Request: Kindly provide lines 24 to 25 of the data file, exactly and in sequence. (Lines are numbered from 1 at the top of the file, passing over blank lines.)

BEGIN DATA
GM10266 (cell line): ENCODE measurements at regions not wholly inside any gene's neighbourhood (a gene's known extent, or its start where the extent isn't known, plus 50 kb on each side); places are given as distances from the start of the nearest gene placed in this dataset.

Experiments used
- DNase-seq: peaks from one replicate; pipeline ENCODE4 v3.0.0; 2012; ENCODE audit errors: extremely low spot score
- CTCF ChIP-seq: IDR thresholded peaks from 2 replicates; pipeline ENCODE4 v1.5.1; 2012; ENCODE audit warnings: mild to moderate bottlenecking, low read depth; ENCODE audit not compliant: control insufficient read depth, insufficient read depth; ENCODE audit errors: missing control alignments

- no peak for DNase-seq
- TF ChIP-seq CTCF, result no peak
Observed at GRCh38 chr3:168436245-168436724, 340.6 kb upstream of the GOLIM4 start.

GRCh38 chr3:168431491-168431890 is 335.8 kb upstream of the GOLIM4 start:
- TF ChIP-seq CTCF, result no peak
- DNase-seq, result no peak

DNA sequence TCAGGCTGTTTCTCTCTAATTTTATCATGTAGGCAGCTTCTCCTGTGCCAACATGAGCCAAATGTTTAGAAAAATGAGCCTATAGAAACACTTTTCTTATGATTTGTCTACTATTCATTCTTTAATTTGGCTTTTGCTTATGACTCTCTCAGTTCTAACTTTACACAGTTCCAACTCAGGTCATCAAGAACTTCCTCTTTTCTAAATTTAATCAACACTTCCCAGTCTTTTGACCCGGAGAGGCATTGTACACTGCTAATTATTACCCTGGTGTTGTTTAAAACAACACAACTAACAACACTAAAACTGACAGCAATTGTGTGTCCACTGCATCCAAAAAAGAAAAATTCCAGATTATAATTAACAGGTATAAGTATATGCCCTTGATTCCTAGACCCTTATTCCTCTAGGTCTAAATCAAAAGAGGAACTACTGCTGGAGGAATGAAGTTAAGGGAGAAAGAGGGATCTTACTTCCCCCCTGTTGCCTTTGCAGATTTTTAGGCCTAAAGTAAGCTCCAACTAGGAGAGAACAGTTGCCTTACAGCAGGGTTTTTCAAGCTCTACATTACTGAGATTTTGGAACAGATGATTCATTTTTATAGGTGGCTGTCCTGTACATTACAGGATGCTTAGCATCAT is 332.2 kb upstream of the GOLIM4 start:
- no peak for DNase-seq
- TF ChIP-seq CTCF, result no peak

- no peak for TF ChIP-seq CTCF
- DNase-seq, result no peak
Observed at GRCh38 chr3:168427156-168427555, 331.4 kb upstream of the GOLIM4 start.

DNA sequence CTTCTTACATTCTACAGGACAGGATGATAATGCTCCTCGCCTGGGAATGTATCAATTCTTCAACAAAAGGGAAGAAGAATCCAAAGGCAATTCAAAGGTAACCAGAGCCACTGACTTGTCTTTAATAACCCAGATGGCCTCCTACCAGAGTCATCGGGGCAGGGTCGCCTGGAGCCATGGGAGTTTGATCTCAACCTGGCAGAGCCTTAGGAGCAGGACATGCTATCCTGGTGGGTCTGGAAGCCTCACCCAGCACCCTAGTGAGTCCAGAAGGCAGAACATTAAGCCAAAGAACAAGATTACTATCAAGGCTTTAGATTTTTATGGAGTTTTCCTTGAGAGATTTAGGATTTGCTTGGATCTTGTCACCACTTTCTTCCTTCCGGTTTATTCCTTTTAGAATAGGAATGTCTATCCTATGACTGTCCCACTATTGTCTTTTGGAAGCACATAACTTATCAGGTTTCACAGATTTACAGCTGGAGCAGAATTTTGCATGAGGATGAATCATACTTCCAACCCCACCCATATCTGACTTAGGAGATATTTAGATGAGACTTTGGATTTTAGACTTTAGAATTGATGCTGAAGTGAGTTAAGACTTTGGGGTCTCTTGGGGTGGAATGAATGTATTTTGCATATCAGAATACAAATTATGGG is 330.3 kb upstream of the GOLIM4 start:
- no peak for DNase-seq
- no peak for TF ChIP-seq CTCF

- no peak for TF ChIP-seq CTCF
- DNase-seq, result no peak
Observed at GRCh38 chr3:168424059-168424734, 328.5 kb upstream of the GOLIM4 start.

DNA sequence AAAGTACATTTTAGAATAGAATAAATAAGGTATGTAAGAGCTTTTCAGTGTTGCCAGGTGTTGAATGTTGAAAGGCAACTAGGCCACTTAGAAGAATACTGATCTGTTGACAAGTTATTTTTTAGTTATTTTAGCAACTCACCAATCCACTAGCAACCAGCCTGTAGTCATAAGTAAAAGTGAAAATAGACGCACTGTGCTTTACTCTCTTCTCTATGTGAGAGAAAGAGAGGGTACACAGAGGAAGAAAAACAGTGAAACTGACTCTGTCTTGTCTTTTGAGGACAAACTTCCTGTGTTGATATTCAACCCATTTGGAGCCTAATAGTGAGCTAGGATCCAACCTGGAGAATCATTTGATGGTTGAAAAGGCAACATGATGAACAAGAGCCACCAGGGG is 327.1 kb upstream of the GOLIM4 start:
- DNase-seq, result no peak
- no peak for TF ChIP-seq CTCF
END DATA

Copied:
- DNase-seq, result no peak
- no peak for TF ChIP-seq CTCF